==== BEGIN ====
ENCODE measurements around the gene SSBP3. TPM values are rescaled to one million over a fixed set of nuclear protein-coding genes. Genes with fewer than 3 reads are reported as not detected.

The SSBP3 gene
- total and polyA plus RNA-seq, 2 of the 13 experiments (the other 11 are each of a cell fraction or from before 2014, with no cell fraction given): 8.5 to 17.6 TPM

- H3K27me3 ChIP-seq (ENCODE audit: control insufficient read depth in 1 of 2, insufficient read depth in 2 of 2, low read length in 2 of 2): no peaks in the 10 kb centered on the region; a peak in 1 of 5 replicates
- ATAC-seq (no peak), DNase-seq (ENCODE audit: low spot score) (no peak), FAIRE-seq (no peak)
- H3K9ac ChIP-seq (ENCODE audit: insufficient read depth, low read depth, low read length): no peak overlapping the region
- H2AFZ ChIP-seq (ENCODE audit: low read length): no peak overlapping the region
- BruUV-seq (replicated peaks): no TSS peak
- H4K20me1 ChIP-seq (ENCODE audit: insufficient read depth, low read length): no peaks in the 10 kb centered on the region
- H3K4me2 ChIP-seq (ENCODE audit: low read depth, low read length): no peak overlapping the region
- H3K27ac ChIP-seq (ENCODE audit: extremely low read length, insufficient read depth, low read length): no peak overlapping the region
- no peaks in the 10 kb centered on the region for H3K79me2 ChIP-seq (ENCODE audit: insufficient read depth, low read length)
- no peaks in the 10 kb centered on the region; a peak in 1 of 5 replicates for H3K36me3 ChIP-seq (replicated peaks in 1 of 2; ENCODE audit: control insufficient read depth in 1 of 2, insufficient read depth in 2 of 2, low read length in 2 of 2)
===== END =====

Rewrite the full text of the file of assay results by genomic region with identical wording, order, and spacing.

ENCODE measurements around the gene SSBP3. TPM values are rescaled to one million over a fixed set of nuclear protein-coding genes. Genes with fewer than 3 reads are reported as not detected.

The SSBP3 gene
- total and polyA plus RNA-seq, 2 of the 13 experiments (the other 11 are each of a cell fraction or from before 2014, with no cell fraction given): 8.5 to 17.6 TPM

- H3K27me3 ChIP-seq (ENCODE audit: control insufficient read depth in 1 of 2, insufficient read depth in 2 of 2, low read length in 2 of 2): no peaks in the 10 kb centered on the region; a peak in 1 of 5 replicates
- ATAC-seq (no peak), DNase-seq (ENCODE audit: low spot score) (no peak), FAIRE-seq (no peak)
- H3K9ac ChIP-seq (ENCODE audit: insufficient read depth, low read depth, low read length): no peak overlapping the region
- H2AFZ ChIP-seq (ENCODE audit: low read length): no peak overlapping the region
- BruUV-seq (replicated peaks): no TSS peak
- H4K20me1 ChIP-seq (ENCODE audit: insufficient read depth, low read length): no peaks in the 10 kb centered on the region
- H3K4me2 ChIP-seq (ENCODE audit: low read depth, low read length): no peak overlapping the region
- H3K27ac ChIP-seq (ENCODE audit: extremely low read length, insufficient read depth, low read length): no peak overlapping the region
- no peaks in the 10 kb centered on the region for H3K79me2 ChIP-seq (ENCODE audit: insufficient read depth, low read length)
- no peaks in the 10 kb centered on the region; a peak in 1 of 5 replicates for H3K36me3 ChIP-seq (replicated peaks in 1 of 2; ENCODE audit: control insufficient read depth in 1 of 2, insufficient read depth in 2 of 2, low read length in 2 of 2)